Mason glanced around. The rails in the floor vanished into the shadows. And still, he heard the faraway thrumming of machines. He eased through the door, and the old man turned on a light at the same time.
It was a small office, almost military in appearance: a desk and two chairs in the center of the room. The old man went around the desk and sat, gesturing that Mason should occupy the other chair on the near side of the desk. He lowered himself into the chair and peered around the room.
Filing cabinets lined the walls. Mason noticed that most of the cabinets were metal, brown or dark green, but there were several in one corner made of wood, clearly older than the others. Every cabinet was secured with a heavy padlock. He stared at the old man.
The white-haired gentleman made a pleasant smile and extended his hand. “I’m the Storekeeper, Dr. Fairfax.”
Mason shook his hand. The old man’s grip was solid.
“How do you know my name?”
“I’ve been expecting you, but you’re late.”
Mason frowned. “What is this about?”
“I have something for you.” The old man opened a drawer in the desk and produced a small wooden box which he placed on the desk between them. The box had brass hinges and corners, and there was a round combination lock on its face.
Mason said, “You must have me confused with someone else. I didn’t even know this place was here until today, and I decided to come in only a minute beforehand.” He shrugged. “I like old things. I’m only looking for something I might add to my collection.”
Again, the grandfatherly smile as the Storekeeper pushed the box toward Mason. “You must take this with you.”
Gazing at the box, Mason said, “What’s in it?”
“I didn’t place the contents there.”
Mason shook his head. “I don’t understand. What am I supposed to do?”
The old man’s face darkened. “Matters of serious concern are involved.”
At that, Mason was even more mystified. “I can see that a numerical combination is required to open this box. Do you have the combination?”
“You will have to find the combination yourself.”
“What? How in the world . . .”
The old man nodded. “That’s correct, Dr. Fairfax. How in the world, indeed.”
Mason gazed at him. The Storekeeper’s glittering blue eyes were calm, devoid of guile or malice. Mason studied the box as thoughts rolled through his mind. He had to know more.
He picked up the box, gingerly, as if it might spring open. It was not heavy, and he turned it around in his hands, noting the old, dark wood and its wriggling grain. The brass hardware was tarnished, but otherwise unremarkable. The combination lock on the front dial had digits from zero through twenty. He spun the dial and shook the box. Something rustled inside. Placing the box back on the desk, Mason said, “This is very strange. Surely you can understand why I would say that.”
The Storekeeper nodded, and for several moments he said nothing. A look of resignation, almost sadness, passed over his face and he said, “Events are moving rapidly. Time is short. I must know that you will do what is necessary.”
“Tell me more.”
“Everything you need to know is inside the box.” The Storekeeper pointed at Mason with a steady hand. “You must take it from here, open it, and proceed.”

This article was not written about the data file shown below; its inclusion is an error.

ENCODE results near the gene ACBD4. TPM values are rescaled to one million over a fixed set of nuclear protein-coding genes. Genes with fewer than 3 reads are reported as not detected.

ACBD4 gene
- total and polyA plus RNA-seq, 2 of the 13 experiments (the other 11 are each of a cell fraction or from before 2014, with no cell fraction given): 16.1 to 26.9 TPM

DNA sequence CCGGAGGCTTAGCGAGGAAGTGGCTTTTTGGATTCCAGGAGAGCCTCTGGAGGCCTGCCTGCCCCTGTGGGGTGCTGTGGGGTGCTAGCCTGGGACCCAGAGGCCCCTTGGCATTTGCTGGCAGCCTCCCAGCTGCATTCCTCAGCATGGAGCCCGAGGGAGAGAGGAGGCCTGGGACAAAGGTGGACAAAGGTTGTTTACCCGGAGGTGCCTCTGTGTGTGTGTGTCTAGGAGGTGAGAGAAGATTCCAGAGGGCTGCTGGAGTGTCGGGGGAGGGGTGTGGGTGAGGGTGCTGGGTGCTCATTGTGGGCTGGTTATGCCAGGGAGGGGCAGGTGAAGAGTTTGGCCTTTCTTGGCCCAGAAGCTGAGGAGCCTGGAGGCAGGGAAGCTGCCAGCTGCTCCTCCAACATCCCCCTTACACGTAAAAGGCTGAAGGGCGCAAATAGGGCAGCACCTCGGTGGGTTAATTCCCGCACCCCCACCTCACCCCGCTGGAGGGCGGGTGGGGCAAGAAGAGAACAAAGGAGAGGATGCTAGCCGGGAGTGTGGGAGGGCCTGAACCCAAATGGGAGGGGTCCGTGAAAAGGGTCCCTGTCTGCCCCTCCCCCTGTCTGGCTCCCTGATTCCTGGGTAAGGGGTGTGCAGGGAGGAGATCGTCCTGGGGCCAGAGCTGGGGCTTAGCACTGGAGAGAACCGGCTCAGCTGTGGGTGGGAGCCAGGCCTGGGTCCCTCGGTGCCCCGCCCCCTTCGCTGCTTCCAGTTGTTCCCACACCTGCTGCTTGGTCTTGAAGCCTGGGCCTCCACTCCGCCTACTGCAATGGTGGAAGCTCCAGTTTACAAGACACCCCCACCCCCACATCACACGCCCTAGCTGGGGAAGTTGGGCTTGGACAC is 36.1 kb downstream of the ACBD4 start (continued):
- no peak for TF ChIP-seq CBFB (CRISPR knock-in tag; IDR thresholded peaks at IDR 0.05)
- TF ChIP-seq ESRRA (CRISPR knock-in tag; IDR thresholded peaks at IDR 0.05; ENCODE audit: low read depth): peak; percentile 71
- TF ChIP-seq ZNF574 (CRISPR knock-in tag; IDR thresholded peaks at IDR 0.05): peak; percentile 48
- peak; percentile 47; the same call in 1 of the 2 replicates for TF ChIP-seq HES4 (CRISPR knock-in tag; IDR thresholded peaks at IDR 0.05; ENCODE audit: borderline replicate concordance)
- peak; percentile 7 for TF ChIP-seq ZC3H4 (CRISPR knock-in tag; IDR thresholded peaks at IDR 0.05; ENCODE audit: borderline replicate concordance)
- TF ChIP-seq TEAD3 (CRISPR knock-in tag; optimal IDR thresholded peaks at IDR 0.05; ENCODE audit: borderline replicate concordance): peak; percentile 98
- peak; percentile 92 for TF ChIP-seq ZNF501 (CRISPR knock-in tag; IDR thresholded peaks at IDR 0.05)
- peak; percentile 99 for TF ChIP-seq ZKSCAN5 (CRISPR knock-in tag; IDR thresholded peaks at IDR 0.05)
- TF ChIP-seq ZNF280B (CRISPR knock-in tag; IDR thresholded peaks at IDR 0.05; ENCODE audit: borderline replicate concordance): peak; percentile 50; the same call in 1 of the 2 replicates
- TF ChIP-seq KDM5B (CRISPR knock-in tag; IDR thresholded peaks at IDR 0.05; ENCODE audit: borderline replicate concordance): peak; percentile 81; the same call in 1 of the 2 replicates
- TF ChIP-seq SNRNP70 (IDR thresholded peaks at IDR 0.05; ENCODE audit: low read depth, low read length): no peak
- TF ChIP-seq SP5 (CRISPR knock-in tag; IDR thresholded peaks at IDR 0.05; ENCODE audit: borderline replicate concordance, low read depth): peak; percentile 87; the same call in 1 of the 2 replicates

Mason frowned and the old man continued. “Dr. Fairfax, you teach history at a university, you’ve written dozens of papers upsetting the paradigms of established thought, you’ve traveled the planet on numerous expeditions.”
He paused, seemingly searching for the right words. The blue sparkle of his eyes turned to steel. “And, you are needed.” The Storekeeper placed his hand gently on the box. “Right now, nothing could be more important.”
“Who are you?” Mason’s eyes narrowed. “I mean, who really are you?”
The old man waved his hand upward in the general direction of the shop. “I run the store.”
As if that explained it. “Ambiguity reigns.”
The old man smiled. “Yes it does, Dr. Fairfax. I’m pleased that you finally understand.”
He didn’t understand. If anything, he was more confused than ever as he lifted the box once again. At this, the Storekeeper seemed to relax. He stood and motioned for Mason to do likewise.
They left the office, walked along the rails, and went through a door which Mason thought would bring them to the stairway. Instead, they emerged directly into the store. He went after the Storekeeper, and in only a few moments they were at the front of the shop. Mason looked around in disbelief.
Eyes twinkling, the old man smiled. “Things are rarely what they seem.”
Mason could only shake his head as he glanced at the heaps of fantastic items. In the shadows, a pair of little green eyes held his gaze for a moment. He had a thousand questions. “The books,” was all he could manage to say.
“Oh yes, it’s quite a collection,” said the Storekeeper. “Nothing but first editions.”
“But, what about . . .”
“Gutenberg?” The old man seemed to be reading his mind. “He was a gentleman in every sense of the word. But not the first to print.” Mason peered at the old man and the impossible library scattered around the shop. He looked down at the wooden box. The Storekeeper opened the front door and said, “Thank you, Dr. Fairfax. Please remember that time is short.”
Before he could respond, Mason found himself on the city sidewalk, the mysterious box in hand. Afternoon light painted the little storefront, numberless and ambiguous, in a golden glow. Mason saw the Storekeeper watching him through the dusty glass.
A black cat appeared in the window and climbed into the Storekeeper’s arms. The two of them seemed to converse. As Mason was about to leave, the cat nodded at him. A second later, the old man turned and disappeared into the shadows.